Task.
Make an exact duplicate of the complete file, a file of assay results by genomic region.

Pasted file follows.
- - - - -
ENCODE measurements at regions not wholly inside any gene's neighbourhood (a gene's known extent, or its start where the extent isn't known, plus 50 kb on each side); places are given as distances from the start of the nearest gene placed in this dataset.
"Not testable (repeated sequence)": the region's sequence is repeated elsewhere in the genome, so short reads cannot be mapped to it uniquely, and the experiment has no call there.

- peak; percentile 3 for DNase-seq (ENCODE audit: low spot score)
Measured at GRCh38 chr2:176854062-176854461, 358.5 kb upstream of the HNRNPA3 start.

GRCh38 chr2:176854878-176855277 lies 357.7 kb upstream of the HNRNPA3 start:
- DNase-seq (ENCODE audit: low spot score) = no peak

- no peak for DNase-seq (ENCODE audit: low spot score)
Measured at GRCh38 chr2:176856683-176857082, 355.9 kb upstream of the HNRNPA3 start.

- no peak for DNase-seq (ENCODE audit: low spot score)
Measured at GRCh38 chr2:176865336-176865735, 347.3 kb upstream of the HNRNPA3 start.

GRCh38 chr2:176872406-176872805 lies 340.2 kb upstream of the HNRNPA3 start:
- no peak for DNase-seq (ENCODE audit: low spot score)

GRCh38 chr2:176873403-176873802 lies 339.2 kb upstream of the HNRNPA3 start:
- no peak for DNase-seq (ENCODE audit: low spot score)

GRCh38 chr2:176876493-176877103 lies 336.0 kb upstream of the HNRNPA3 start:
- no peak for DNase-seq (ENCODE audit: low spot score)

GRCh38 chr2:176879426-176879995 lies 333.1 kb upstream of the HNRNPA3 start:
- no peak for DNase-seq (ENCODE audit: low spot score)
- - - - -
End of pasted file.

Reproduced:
ENCODE measurements at regions not wholly inside any gene's neighbourhood (a gene's known extent, or its start where the extent isn't known, plus 50 kb on each side); places are given as distances from the start of the nearest gene placed in this dataset.
"Not testable (repeated sequence)": the region's sequence is repeated elsewhere in the genome, so short reads cannot be mapped to it uniquely, and the experiment has no call there.

- peak; percentile 3 for DNase-seq (ENCODE audit: low spot score)
Measured at GRCh38 chr2:176854062-176854461, 358.5 kb upstream of the HNRNPA3 start.

GRCh38 chr2:176854878-176855277 lies 357.7 kb upstream of the HNRNPA3 start:
- DNase-seq (ENCODE audit: low spot score) = no peak

- no peak for DNase-seq (ENCODE audit: low spot score)
Measured at GRCh38 chr2:176856683-176857082, 355.9 kb upstream of the HNRNPA3 start.

- no peak for DNase-seq (ENCODE audit: low spot score)
Measured at GRCh38 chr2:176865336-176865735, 347.3 kb upstream of the HNRNPA3 start.

GRCh38 chr2:176872406-176872805 lies 340.2 kb upstream of the HNRNPA3 start:
- no peak for DNase-seq (ENCODE audit: low spot score)

GRCh38 chr2:176873403-176873802 lies 339.2 kb upstream of the HNRNPA3 start:
- no peak for DNase-seq (ENCODE audit: low spot score)

GRCh38 chr2:176876493-176877103 lies 336.0 kb upstream of the HNRNPA3 start:
- no peak for DNase-seq (ENCODE audit: low spot score)

GRCh38 chr2:176879426-176879995 lies 333.1 kb upstream of the HNRNPA3 start:
- no peak for DNase-seq (ENCODE audit: low spot score)